Ayelet Connell, PhD, PT, IMT,C, President of Integrative Wellness & Physical Therapy, claims she became an entrepreneur “out of necessity—we had a family business for a long time.”
Connell’s mother Sharon Weiselfish-Giammatteo, who used to be the head of physical therapy at Mount Sinai Hospital, created the type of bodywork Integrative Wellness & Physical Therapy practices, which is called integrative manual therapy (IMT).
“My mother was quite a powerhouse,” says Connell. “She had a lot of motivation to develop the IMT bodywork. It’s the foundation of our practice.”
Weiselfish-Giammatteo was encouraged to open her own practice soon after her daughter was born. “I was very ill,” Connell explains. “At the time, there weren’t a lot of answers. My mother had a lot of education behind her, so she started researching and ended up developing this huge body of hands-on work.”
Weiselfish-Giammatteo started her practice, Regional Physical Therapy in the early 1980s. Connell practically grew up in the practice. She began working there in 1999. “The practice became very well known in the northeast. It grew and at one point we had multiple offices around the country,” says Connell.
A few years ago, Weiselfish- Giammatteo became very sick and the practice had to shift things around. “At that point, I was one of the six partners of the business,” Connell explains. “We had about 15 therapists—it was a really big operation. We had an office here in Bloomfield and also in Glastonbury.”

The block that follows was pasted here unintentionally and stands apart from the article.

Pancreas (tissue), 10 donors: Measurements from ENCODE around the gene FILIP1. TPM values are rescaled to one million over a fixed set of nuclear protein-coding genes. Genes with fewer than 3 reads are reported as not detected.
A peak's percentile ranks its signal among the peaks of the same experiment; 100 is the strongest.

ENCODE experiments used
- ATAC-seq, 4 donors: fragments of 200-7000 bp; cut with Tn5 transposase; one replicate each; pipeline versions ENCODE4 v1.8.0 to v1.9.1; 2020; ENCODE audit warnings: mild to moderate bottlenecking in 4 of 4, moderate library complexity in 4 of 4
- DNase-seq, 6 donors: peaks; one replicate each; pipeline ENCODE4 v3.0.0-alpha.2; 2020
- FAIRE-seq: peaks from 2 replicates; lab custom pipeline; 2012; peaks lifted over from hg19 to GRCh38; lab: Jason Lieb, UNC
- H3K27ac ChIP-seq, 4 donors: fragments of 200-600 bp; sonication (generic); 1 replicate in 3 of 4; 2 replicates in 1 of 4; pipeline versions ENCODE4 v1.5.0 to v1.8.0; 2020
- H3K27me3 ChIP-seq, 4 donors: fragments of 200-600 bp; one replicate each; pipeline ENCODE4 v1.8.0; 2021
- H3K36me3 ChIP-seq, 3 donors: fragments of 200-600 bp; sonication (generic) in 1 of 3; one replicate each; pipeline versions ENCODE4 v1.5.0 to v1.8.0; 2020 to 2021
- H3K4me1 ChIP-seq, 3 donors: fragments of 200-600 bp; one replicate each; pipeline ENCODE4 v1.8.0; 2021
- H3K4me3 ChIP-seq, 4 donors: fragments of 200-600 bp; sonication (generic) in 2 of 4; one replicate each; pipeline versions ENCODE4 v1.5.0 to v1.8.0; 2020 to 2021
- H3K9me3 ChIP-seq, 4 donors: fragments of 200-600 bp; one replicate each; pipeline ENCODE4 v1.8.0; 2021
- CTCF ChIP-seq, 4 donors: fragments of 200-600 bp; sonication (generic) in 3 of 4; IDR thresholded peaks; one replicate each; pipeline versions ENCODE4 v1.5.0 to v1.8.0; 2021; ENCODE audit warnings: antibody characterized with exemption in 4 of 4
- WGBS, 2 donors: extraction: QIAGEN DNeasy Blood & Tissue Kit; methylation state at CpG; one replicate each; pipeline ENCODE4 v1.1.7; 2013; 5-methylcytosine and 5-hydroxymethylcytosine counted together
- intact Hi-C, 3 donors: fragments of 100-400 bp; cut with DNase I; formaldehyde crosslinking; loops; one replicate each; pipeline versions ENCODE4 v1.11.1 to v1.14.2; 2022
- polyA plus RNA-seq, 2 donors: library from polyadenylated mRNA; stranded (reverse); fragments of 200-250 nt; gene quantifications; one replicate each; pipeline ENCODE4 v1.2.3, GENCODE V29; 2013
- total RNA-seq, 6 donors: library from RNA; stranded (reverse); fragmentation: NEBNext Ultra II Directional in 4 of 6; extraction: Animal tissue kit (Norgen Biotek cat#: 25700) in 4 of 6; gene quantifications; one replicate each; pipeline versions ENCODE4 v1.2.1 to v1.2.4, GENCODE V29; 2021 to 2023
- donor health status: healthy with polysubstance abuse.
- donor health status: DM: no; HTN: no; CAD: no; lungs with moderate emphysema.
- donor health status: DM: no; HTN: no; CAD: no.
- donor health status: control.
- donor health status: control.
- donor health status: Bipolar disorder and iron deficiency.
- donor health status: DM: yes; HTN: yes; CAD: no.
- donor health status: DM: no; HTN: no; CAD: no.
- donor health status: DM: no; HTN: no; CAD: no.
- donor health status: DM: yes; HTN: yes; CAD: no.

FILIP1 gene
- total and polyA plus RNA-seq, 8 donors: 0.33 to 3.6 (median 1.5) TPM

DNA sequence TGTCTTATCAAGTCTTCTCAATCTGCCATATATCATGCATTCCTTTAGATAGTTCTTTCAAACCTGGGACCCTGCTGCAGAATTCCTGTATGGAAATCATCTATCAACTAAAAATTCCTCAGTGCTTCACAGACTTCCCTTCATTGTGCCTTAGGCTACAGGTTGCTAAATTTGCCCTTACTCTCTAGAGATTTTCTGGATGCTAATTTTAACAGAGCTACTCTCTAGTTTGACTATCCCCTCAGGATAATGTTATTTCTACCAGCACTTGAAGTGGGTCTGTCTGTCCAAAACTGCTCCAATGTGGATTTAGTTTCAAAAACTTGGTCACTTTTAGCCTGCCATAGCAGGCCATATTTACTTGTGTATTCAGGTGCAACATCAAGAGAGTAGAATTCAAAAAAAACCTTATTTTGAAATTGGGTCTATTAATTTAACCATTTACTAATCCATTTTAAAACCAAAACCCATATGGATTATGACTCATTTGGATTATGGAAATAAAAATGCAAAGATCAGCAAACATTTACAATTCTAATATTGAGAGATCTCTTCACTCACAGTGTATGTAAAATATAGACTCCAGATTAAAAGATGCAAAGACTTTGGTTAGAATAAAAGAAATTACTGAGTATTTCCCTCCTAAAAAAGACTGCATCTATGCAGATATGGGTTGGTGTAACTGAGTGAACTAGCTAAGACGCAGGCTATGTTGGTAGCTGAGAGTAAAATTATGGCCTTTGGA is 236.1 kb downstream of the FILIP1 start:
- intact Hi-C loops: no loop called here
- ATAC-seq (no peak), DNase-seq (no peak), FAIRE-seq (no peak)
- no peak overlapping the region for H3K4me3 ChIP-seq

She continues, “With the economy hitting hard and my mother getting so sick, we ended up closing around the 30-year anniversary of that business.”
Sadly, Weiselfish-Giammatteo passed in February of 2015.
Launching Her Own Startup
The practice closing was a turning point for Connell’s entrepreneurial journey. “At that time, we had all these employees who were amazing practitioners who would not have a job,” she recalls. “I honestly felt a knowingness that it was my role to go on. I knew I had to open something on my own and have everybody come and have a home.”
Connell launched Integrative Wellness & Physical Therapy in April 2014. It was then that she began to accept her role as an entrepreneur.
“I shifted things,” she says. “IMT is definitely our foundation, but I had a lot of ideas on how I wanted to do things differently. It’s much easier to do things when there are not multiple cooks in the kitchen.”
She adds, “Thinking about having that entrepreneurial spirit—I started getting excited about starting my own practice in a cleaner, more transparent, more proficient, more successful manner.”
Shaping Her Role As An Entrepreneur
Integrative Wellness & Physical Therapy now has 10 practitioners, some of whom have been working with the team for 20 or 30 years. “Many of our practitioners worked with my mother at Mount Sinai in the early 1980s,” Connell notes. “Eight of our practitioners specialize in IMT. Many of them have been teaching faculty.”
Regional Physical Therapy used to have a family-owned seminar company that taught 100 to 150 classes around the world every year. The practice also had a private occupational school through the state of Connecticut, where Connell was Dean of the school.
Last fall, Connell restarted the seminar company, Manual Therapy Seminars, which works out of the office in Bloomfield. Connell is the sole owner. “I was trying to take what used to be a global operation and start more grassroots again,” she explains.
“I’ve worn a lot of hats, which I feel sort of set the stage for me to know what I’m doing,” she says, noting that all of the experiences helped shape every facet of her role as an entrepreneur.
What Makes The Startup Unique